Landscape scientists use scientific knowledge of the environment to solve practical landscape problems. They are often part of a team and work closely with other members of the landscape profession.
Landscape scientists use scientific knowledge of the environment to solve practical landscape problems, providing help with landscape design, planning and management. They are often part of a team and work closely with other members of the landscape profession.
Landscape scientists carry out environmental assessment studies of major development proposals, conduct site surveys and help to resolve nature conservation issues.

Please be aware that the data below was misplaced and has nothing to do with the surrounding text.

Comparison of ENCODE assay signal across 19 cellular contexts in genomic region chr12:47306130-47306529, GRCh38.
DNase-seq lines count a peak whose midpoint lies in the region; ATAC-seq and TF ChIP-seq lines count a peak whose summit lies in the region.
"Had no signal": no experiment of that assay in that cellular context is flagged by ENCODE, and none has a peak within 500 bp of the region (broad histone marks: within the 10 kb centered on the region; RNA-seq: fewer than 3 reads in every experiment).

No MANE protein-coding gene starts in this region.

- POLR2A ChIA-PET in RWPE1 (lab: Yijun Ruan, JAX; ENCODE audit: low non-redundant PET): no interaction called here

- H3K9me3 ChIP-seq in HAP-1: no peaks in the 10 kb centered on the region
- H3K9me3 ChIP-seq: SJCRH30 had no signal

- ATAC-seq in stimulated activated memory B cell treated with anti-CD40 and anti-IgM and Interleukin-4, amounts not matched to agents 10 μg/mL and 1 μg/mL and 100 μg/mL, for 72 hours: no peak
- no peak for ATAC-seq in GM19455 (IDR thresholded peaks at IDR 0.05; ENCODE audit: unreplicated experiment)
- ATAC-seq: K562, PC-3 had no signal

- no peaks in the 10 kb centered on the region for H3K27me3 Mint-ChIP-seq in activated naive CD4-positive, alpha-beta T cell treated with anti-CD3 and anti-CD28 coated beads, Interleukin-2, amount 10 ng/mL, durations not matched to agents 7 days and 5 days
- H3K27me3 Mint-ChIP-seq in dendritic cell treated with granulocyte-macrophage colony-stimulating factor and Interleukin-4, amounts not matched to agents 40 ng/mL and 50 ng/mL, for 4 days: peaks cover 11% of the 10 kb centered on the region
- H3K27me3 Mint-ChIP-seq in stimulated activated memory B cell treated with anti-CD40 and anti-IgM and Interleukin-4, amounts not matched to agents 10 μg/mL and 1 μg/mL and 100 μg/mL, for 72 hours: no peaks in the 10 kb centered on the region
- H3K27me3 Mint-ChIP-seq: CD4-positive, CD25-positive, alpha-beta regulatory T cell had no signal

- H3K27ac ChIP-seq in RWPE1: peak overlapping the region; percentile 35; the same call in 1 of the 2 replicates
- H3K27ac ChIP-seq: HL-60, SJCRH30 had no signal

As part of their duties they advise on long-term solutions that aim to protect or to reduce adverse effects on existing wildlife. The work is varied, for example, landscape scientists might:
- Conduct surveys of existing vegetation and soils.
- Design, create and monitor new habitats.
- Suggest ways of increasing wildlife on a particular site.
- Carry out studies to help with central and local government planning.
Personal Qualities and Skills
Pay And Opportunities
Typical employers of landscape scientists include: Employers are environmental consultancies within particular landscape practices. However, some are employed as ecologists by local authorities. In the education sector, a small number of scientists work in research, teaching or lecturing.
Opportunities also occur for landscape scientists to work as self-employed consultants.
Entry requirements for different courses vary so it is important to check with individual universities.